Lord loss, p.2
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       Lord Loss, p.2

         Part #1 of The Demonata series by Darren Shan
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  I spend a lot of time writing. Diary entries, stories, poems. I try drawing a comic — “Grubbs Grady, Superhero!” — but I'm no good at art. I get great marks in my other subjects — way better than goat-faced Gret ever gets, as I often remind her — but I've got all the artistic talent of a duck.

  I play lots of games of chess. Mom and Dad are chess fanatics. There's a board in every room and they play several games most nights, against each other or friends from their chess clubs. They make Gret and me play too. My earliest memory is of sucking on a white rook while Dad explained how a knight moves.

  I can beat just about anyone my age — I've won regional competitions — but I'm not in the same class as Mom, Dad, or Gret. Gret's won at national level and can wipe the floor with me nine times out of ten. I've only ever beaten Mom twice in my life. Dad — never.

  It's been the biggest argument starter all my life. Mom and Dad don't put pressure on me to do well in school or at other games, but they press me all the time at chess. They make me read chess books and watch videotaped tournaments. We have long debates over meals and in Dad's study about legendary games and grandmasters, and how I can improve. They send me to tutors and keep entering me in competitions. I've argued with them about it — I'd rather spend my time watching and playing soccer — but they've always stood firm.

  White rook takes black pawn, threatens black queen. Black queen moves to safety. I chase her with my bishop. Black queen moves again — still in danger. This is childish stuff — I could have cut off the threat five moves back, when it became apparent — but I don't care. In a petty way, this is me striking back. “You take my TV and computer away? Stick me up here on my own? OK — I'm gonna learn to play the worst game of chess in the world. See how you like that, Corporal Dad and Commandant Mom!”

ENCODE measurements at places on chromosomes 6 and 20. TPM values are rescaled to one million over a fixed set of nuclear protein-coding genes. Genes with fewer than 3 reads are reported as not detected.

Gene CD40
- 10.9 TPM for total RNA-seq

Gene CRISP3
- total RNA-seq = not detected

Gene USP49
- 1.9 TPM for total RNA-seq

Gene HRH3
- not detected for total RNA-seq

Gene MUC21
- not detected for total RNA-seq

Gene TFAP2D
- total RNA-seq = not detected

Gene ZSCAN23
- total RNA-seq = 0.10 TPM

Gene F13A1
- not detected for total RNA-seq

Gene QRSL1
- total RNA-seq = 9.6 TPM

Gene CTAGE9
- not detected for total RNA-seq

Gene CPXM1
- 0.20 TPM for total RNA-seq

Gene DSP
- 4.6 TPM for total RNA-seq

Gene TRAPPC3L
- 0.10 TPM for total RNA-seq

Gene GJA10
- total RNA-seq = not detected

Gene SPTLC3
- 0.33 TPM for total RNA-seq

Not exactly Luke Skywalker striking back against the evil Empire by blowing up the Death Star, I know, but hey, we've all gotta start somewhere!

  Studying my hair in the mirror. Stiff, tight, ginger. Dad used to be ginger when he was younger, before the grey set in. Says he was fifteen or sixteen when he noticed the change. So, if I follow in his footsteps, I've only got a handful or so years of unbroken ginger to look forward to.

  I like the idea of a few grey hairs, not a whole head of them like Dad, just a few. And spread out — I don't want a skunk patch. I'm big for my age — taller than most of my friends — and burly. I don't look old, but if I had a few grey hairs, I might be able to pass for an adult in poor light — bluff my way into R-rated movies!

  The door opens. Gret — smiling shyly. I'm nineteen days into my sentence. Full of hate for Gretelda Grotesque. She's the last person I want to see.

  “Get out!”

  “I came to make up,” she says.

  “Too late,” I snarl nastily. “I've only got eleven days to go. I'd rather see them out than kiss your …” I stop. She's holding out a plastic bag. Something blue inside. “What's that?” I ask suspiciously.

  “A present to make up for getting you grounded,” she says, and lays it on my bed. She glances out of the window. The curtains are open. A three-quarters moon lights up the sill. There are some chess pieces on it, from when I was playing earlier. Gret shivers, then turns away.

  “Mom and Dad said you can come out — the punishment's over. They've ended it early.”

  She leaves.

  Bewildered, I tear open the plastic. Inside — a Brazil jersey, shorts, and socks. I'm stunned. Brazil is my favorite soccer team. Mom used to buy me their latest gear at the start of every season, until I hit puberty and sprouted. She won't buy me any new gear until I stop growing — I outgrew the last one in just a month.

  This must have cost Gret a fortune — it's brand new, not last season's. This is the first time she's ever given me a present, except at Christmas and birthdays. And Mom and Dad have never cut short a grounding before — they're very strict about making us stick to any punishment they set.

  What the hell is going on?

  Three days after my early release. To say things are strange is the understatement of the decade. The atmosphere's just like it was when Grandma died. Mom and Dad wander around like robots, not saying much. Gret mopes in her room or in the kitchen, stuffing herself with sweets and playing chess nonstop. She's like an addict. It's bizarre.